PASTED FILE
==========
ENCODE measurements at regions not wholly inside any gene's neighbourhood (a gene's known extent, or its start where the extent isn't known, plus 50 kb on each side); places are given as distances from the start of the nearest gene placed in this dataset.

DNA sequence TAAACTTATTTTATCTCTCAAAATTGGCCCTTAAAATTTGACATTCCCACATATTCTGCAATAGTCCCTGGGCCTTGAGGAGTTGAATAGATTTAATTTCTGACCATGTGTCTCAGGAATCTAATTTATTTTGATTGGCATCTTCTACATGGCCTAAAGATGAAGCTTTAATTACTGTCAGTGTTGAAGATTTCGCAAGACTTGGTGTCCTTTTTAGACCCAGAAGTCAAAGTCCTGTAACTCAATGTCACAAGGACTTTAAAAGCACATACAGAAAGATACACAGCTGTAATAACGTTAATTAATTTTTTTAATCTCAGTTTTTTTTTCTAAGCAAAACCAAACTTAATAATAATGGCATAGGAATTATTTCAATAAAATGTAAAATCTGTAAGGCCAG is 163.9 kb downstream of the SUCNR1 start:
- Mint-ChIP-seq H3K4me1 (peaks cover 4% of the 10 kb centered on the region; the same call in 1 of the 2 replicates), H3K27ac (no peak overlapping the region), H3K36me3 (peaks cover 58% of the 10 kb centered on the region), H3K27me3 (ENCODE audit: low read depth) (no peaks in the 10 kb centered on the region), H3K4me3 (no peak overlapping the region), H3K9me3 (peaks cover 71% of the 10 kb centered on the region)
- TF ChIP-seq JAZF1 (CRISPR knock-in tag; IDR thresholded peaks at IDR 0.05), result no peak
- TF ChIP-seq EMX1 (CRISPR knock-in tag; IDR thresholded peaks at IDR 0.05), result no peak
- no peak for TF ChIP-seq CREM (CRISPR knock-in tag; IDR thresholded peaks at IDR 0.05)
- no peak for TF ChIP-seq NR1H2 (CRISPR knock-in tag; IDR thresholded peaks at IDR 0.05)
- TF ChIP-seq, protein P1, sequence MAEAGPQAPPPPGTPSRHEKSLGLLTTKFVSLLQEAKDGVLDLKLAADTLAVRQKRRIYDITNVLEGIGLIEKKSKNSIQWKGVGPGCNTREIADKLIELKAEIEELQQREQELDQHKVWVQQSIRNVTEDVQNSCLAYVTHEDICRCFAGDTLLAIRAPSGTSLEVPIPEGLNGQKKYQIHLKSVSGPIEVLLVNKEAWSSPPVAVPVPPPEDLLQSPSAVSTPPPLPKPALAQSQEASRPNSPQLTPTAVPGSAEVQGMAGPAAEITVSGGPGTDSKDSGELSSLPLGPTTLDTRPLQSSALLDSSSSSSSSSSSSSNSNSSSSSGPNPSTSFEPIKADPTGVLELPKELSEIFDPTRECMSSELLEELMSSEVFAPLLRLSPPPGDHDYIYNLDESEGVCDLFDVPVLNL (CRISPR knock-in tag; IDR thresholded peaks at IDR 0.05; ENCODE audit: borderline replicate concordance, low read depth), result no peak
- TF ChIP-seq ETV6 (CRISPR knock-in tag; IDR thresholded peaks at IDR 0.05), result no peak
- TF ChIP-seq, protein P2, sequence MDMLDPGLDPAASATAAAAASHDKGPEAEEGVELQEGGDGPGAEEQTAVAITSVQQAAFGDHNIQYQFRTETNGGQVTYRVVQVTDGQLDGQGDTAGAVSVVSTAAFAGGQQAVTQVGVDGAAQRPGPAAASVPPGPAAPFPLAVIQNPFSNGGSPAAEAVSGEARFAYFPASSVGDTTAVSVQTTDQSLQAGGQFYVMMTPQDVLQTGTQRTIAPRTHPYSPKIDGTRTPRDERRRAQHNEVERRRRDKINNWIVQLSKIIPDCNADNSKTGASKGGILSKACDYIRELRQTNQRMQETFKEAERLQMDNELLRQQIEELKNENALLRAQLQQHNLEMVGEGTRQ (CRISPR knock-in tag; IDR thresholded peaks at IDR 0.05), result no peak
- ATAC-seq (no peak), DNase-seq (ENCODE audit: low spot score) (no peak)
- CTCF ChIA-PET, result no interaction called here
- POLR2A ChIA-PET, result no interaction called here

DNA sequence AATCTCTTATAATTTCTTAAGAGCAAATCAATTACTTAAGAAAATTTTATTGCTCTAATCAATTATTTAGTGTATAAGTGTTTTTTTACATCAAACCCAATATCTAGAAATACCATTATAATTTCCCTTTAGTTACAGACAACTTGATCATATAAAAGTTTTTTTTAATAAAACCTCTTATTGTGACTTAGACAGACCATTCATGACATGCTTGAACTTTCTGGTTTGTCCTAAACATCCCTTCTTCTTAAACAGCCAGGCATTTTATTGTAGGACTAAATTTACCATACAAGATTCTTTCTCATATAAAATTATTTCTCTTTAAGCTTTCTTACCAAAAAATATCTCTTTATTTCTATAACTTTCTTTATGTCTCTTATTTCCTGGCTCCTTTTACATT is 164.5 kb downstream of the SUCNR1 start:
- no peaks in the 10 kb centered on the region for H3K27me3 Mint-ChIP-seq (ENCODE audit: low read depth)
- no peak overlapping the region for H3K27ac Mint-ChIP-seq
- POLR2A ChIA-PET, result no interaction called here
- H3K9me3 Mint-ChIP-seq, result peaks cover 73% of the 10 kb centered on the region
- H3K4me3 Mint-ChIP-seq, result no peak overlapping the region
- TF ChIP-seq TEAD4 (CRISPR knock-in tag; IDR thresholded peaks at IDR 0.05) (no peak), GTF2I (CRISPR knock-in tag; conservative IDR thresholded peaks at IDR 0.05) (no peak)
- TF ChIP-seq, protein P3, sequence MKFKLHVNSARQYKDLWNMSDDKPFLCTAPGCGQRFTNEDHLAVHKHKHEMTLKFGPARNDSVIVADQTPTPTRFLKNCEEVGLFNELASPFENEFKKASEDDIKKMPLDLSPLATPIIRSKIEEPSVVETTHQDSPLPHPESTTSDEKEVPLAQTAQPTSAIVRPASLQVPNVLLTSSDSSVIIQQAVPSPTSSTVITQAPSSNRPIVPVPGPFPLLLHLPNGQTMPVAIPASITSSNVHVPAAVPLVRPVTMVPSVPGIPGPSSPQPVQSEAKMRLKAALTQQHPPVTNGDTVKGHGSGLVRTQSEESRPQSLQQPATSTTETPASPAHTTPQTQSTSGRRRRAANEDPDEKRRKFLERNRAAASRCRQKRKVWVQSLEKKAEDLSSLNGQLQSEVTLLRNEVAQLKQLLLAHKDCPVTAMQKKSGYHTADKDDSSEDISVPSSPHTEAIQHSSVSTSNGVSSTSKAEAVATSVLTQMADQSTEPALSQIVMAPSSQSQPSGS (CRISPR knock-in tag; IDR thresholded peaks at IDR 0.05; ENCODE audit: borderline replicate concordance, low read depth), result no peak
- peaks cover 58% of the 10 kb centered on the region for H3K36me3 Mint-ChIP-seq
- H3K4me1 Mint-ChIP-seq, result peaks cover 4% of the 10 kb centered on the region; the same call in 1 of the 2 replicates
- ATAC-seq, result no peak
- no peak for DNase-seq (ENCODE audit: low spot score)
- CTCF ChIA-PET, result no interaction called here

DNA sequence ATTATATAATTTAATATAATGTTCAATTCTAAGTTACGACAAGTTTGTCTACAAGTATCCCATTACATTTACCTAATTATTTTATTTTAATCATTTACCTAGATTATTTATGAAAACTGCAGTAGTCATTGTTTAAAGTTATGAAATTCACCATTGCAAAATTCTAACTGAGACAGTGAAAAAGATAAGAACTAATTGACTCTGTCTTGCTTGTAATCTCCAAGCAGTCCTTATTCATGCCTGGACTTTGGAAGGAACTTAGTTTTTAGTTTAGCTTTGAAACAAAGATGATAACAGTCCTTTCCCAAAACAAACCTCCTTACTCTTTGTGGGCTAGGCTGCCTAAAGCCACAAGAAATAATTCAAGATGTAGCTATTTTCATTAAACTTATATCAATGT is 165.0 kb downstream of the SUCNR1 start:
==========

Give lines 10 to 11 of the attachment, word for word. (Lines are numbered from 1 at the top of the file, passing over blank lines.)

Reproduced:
- TF ChIP-seq, protein P2, sequence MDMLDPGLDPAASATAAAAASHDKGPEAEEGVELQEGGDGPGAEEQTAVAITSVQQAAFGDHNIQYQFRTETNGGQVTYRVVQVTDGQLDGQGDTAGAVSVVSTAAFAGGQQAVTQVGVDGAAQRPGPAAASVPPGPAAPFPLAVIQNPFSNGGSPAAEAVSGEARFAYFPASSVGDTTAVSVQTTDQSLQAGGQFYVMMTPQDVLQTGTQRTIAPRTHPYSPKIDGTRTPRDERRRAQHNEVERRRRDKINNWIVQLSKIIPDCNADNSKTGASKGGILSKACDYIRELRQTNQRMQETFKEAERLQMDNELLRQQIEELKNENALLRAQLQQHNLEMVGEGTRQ (CRISPR knock-in tag; IDR thresholded peaks at IDR 0.05), result no peak
- ATAC-seq (no peak), DNase-seq (ENCODE audit: low spot score) (no peak)